IMHO, it adds another element to her story. It makes me want to read the book again and see what I can pull out with my meager knowledge of this stuff.

    I'm thinking about passing this thread along to my student (who is also a member of MT) and seeing what he has to say. I'm sure he could give us a lot better perspective.
     
  16. MBuzzy

    MBuzzy Grandmaster

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    Personnally, I feel that once books have been written, the interpretation is up to the reader. If the author wants to change that perception and interpretation, they should write another book, or should have written the book differently in the first place. In this case, it makes no difference what AD's orientation was. Although author's probably have their own idea of each character in their minds, that is the beauty of books, every person who reads them gets to create their own perception of that character.
     
  17. exile

    exile To him unconquered.

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    I understand this angle; one of the most eminent people in my university's Department of History is a cultural historian whose research focus is precisely on this point of sexuality and magic, and the role of sexual transgression&#8212;the overriding of socially mandated borders&#8212;as a source of magical power. I was on our College's P&T review committee for his promotion to Full Professor last year, and I wound up reading quite a bit of his stuff in preparation for the discussion of his case.BUT...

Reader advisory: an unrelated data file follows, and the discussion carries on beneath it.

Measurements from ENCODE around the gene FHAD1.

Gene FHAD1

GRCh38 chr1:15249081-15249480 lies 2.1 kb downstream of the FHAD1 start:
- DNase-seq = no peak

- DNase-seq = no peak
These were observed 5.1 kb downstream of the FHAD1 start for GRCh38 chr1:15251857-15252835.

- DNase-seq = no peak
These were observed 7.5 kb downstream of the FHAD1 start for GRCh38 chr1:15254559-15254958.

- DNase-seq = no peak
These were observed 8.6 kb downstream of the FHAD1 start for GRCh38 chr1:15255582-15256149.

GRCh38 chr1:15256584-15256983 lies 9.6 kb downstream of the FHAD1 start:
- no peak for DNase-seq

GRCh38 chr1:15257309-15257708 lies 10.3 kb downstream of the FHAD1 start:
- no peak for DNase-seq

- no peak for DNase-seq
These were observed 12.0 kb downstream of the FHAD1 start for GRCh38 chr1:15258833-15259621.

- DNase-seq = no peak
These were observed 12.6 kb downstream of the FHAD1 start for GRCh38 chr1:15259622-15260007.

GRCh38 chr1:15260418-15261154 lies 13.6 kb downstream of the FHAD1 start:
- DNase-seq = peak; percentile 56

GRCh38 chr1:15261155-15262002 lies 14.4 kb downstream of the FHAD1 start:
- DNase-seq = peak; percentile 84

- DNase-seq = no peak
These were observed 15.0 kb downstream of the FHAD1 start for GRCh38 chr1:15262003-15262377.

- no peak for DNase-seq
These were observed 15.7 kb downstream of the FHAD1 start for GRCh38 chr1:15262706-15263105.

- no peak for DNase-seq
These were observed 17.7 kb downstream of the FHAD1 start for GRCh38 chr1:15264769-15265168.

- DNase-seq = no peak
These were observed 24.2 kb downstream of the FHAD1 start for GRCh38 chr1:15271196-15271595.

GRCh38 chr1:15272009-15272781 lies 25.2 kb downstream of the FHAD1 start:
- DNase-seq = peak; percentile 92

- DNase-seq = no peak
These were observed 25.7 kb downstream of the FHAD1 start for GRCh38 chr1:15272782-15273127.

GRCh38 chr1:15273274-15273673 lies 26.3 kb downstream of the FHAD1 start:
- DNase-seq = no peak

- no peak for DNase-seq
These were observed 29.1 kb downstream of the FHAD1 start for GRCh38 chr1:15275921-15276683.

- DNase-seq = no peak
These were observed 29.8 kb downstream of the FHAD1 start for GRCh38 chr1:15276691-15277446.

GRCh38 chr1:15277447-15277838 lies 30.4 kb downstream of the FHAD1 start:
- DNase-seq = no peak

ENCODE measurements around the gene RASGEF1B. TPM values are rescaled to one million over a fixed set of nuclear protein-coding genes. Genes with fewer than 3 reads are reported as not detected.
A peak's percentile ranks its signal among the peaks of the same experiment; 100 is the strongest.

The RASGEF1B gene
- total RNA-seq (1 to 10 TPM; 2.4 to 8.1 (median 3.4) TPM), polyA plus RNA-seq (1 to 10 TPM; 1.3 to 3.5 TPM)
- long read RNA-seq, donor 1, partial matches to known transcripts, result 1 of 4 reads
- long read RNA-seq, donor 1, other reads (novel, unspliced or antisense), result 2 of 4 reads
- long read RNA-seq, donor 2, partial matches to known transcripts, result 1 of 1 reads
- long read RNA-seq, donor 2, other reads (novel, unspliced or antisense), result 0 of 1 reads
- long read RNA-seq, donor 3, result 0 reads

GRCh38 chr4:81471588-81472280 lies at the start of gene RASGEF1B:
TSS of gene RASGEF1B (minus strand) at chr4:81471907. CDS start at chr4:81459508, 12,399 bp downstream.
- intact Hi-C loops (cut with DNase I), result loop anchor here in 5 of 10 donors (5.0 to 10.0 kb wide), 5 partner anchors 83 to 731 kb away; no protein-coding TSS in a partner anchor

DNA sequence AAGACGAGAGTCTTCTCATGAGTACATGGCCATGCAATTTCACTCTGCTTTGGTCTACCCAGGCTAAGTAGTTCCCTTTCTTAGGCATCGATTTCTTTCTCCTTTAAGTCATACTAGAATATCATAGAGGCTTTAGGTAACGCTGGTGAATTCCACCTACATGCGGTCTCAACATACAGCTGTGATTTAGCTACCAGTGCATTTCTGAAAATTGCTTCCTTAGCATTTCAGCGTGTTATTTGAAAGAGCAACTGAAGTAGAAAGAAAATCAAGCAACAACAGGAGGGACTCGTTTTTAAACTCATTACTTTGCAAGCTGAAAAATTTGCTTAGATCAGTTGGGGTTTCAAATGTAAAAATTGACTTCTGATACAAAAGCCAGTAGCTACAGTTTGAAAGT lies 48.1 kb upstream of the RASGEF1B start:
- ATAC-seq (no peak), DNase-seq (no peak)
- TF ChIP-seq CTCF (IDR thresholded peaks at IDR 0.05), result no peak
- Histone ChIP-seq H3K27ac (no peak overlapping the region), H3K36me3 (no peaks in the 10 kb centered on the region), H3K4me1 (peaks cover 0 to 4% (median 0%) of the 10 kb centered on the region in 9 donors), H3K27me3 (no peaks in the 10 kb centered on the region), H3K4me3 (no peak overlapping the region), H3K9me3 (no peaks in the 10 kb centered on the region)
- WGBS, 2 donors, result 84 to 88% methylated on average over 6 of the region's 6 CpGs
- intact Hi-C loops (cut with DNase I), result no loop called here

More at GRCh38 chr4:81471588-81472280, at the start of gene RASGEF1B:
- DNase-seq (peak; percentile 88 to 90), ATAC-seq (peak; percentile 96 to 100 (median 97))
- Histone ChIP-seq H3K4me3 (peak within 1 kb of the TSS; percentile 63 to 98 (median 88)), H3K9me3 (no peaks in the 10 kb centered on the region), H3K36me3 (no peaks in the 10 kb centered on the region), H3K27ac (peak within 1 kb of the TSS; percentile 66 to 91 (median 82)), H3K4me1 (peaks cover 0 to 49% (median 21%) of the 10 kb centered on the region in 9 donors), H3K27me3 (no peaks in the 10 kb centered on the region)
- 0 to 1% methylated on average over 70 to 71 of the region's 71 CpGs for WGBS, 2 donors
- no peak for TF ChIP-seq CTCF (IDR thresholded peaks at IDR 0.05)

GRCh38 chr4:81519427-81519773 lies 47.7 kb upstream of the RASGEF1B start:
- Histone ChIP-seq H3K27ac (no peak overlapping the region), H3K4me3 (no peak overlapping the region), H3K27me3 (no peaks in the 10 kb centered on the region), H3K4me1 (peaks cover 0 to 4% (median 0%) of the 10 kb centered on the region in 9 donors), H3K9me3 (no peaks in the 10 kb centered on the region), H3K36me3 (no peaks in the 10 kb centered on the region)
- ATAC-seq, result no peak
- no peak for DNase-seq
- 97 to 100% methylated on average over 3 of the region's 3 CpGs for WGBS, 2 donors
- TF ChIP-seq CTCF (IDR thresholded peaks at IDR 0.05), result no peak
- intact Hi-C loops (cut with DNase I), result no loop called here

... it's important to recognize that that is not the only source of magical power. Consider Gandalf, a comparable figure from LoTR, and one who in many respects constitutes a model for Albus Dumbledore: an immensely powerful figure who has a quasi-paternal protective role for a much younger person who he yet must send into the most terrible extreme danger in order to... well, save the world, basically. In the course of that involvement, he can intervene, but only up to a certain point, and henceuses his enormous power guardedly. The final actions, on which the success or failure of the young hero's quest depend, must be undertaken, in the end, alone, supported only by his strength of will, character and willingness to sacrifice himself. Both Gandalf and AD literally die, in a certain sense, and return, in somewhat different forms, in the course of this quest. So what is the source of Gandalf's power?